2.2. Gathering the experience needed to learn (exploration)
The agent has partial control over its incoming data stream. Its challenge is to both be effective and make the right trade-offs. For example, an agent needs to trade-off novelty and chance of survival, and maximize the quality of its experience for a given risk profile. We hypothesize that it is not enough to have these decisions be guided purely by reward (even if that is the ultimate role of exploration), and propose three dimensions of the exploration problem: drives, skills and trade-offs. Some exploration principles for single-task settings, such as optimism in the face of uncertainty, may not be suitable for a continual learning setting, if they encourage exhaustive exploration when the world is too big to cover fully.
The agent could pursue drives or ‘intrinsic motivations’, which are separate from (extrinsic) reward, but are useful to gain experience that helps obtain reward later. An intrinsic motivation could be a scalar signal, an intrinsic reward, such that an agent maximizing it would keep exploring to learn new things. Drives can be generic inductive biases that include short-horizon objectives such as seeking novel actions, observations or states, and longer-horizon objectives such as discovering states that are difficult to reach, states where the consequences of the agent’s actions are large and known (controllability), or states from which the agent can quickly/cheaply get to many other states (empowerment ). Other drives can be more agent-focused, by depending on the current set of questions and the agent’s current knowledge about them. Examples include learning progress (‘learning feels good’), compressibility, or uncertainty reduction in the answers .
2.2.2. Building exploration skills
The agent should gradually develop the skills to more effectively learn answers to new questions. This setting could benefit from additional mechanisms and inductive biases (besides intrinsic motivations), e.g., commitment/persistence, or consistent/repeated behaviour.
2.2.3. Survival and risk-awareness
A separate issue from defining drives and skills is knowing how to trade them off against each other and against gathering extrinsic reward. One difficulty particular to continual learning is the sensitivity of a single-life agent to death, and thus to taking risks. To properly handle risk, it may be necessary for an agent to estimate more than a mean outcome.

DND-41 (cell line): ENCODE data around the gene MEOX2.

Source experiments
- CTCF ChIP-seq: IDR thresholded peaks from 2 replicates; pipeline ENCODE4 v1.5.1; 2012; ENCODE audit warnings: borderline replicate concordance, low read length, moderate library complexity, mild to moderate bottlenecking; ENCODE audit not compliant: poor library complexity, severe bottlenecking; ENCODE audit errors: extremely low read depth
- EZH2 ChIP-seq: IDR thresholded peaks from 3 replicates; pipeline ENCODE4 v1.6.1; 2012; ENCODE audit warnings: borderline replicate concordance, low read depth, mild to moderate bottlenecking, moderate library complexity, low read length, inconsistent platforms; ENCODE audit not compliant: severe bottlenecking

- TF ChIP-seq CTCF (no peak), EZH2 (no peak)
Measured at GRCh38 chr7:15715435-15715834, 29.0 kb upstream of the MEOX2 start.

2.3. Learning in preparation for future questions (knowledge)
The way to act competently in a non-stationary world is to generalize effectively from past experience to the present. This challenge has multiple related but distinct dimensions.
2.3.1. Representing many answers
The issue of how to best represent the answers to many questions points to a spectrum, with non-parametric (each question is answered separately) and non-interfering architectures on one end , and parametric architectures that generalize across questions on the other end , with more modular approaches in-between.
2.3.2. Learning many answers
We can learn off-policy to answer questions conditioned on policies other than the current behaviour. How best to learn efficiently and off-policy remains an open issue, although a panoply of off-policy learning methods exists .
2.3.3. Learning from few examples
In continual learning we cannot assume that all states are visited infinitely often. With non-stationarity it is more appropriate to assume that only a tiny fraction of states is ever encountered. The consequence for learning is that data is precious, and should be used in the most effective way possible.